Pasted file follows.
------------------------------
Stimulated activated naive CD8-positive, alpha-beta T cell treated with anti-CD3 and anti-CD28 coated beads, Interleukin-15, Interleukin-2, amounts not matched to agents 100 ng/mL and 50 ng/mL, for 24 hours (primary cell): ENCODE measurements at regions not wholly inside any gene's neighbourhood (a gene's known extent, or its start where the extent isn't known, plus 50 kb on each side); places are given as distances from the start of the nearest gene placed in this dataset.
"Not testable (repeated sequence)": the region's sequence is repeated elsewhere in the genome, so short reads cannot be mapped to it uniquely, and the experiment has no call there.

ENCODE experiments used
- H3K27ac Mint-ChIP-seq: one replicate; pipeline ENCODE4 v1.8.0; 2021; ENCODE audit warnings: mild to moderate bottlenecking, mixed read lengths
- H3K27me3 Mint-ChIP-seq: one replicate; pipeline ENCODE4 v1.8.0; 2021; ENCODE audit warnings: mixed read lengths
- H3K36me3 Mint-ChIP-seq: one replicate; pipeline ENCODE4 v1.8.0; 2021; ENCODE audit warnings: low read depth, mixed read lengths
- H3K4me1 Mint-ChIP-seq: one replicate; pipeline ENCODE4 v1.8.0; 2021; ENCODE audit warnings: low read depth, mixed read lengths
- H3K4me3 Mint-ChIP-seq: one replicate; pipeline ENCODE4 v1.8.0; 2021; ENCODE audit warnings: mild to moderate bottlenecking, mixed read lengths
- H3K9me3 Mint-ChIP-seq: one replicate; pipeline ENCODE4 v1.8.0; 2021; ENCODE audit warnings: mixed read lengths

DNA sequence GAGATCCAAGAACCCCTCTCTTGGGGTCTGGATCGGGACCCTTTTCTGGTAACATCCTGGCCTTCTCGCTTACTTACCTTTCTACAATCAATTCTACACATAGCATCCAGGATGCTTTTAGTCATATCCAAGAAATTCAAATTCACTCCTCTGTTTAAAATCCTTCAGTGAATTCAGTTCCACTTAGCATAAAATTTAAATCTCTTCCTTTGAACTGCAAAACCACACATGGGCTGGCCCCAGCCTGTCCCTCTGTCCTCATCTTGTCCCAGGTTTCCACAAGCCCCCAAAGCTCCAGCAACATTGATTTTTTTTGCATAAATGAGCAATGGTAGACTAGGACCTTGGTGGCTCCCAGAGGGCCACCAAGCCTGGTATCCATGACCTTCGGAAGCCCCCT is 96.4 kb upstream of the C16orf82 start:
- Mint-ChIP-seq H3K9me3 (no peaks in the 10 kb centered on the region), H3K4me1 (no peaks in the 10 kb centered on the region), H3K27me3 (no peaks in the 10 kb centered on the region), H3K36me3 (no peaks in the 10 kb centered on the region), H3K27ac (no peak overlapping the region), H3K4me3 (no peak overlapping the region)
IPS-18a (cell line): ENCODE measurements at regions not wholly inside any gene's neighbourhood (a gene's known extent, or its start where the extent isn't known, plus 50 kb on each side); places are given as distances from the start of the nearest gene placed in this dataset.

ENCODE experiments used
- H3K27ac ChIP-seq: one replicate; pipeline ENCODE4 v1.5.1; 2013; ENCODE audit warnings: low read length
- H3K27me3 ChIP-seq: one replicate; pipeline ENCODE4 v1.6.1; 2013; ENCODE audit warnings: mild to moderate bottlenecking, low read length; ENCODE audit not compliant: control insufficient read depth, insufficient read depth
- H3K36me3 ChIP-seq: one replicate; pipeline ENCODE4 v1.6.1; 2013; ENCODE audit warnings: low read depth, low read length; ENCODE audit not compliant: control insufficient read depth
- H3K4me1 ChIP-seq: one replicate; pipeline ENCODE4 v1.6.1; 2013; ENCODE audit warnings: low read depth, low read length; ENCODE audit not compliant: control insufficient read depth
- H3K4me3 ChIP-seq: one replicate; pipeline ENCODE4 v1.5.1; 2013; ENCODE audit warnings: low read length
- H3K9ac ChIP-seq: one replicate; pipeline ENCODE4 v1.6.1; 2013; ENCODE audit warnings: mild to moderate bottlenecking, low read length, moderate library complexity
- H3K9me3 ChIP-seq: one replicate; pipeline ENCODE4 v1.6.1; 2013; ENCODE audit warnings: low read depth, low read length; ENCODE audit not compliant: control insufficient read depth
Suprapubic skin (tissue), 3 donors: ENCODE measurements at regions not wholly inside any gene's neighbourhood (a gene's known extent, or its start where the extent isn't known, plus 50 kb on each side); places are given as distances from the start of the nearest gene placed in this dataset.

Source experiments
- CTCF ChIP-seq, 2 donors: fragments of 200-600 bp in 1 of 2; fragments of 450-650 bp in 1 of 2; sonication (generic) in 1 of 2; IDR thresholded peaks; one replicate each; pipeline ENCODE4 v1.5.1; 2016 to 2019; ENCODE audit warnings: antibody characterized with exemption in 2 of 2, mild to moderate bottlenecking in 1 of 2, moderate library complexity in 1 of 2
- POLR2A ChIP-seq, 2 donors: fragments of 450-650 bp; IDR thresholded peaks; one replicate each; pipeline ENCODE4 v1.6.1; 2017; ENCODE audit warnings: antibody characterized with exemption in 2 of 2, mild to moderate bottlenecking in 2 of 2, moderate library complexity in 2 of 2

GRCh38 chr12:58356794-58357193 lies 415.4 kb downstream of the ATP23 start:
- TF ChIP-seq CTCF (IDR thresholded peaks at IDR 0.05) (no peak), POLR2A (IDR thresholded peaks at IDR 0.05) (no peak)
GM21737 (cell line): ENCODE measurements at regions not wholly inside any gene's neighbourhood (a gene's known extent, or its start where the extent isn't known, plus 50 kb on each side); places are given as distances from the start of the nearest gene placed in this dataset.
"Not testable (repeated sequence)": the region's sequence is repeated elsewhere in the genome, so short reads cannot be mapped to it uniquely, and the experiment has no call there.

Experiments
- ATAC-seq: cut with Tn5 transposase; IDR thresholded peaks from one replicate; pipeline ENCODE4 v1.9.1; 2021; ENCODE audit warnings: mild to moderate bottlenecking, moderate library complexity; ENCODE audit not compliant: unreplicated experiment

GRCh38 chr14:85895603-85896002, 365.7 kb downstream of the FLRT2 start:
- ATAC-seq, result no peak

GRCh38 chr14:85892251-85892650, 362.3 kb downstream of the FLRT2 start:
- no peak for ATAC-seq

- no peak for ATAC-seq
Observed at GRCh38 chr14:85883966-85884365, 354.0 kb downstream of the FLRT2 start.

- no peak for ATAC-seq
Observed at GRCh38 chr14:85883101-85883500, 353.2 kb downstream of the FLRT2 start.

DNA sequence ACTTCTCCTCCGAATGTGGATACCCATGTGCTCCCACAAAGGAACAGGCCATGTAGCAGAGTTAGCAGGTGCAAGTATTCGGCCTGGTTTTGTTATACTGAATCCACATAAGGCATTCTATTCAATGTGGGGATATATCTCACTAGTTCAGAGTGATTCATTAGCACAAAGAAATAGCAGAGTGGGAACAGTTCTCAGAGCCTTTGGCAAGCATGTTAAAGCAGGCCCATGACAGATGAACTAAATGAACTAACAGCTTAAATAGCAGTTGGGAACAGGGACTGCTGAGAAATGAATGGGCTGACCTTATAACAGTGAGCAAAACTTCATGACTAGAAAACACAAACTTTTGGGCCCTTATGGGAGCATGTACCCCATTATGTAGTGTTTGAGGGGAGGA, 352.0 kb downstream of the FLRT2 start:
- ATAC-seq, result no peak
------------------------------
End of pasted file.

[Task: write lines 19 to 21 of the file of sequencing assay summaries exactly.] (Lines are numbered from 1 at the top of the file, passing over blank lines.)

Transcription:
- H3K9ac ChIP-seq: one replicate; pipeline ENCODE4 v1.6.1; 2013; ENCODE audit warnings: mild to moderate bottlenecking, low read length, moderate library complexity
- H3K9me3 ChIP-seq: one replicate; pipeline ENCODE4 v1.6.1; 2013; ENCODE audit warnings: low read depth, low read length; ENCODE audit not compliant: control insufficient read depth
Suprapubic skin (tissue), 3 donors: ENCODE measurements at regions not wholly inside any gene's neighbourhood (a gene's known extent, or its start where the extent isn't known, plus 50 kb on each side); places are given as distances from the start of the nearest gene placed in this dataset.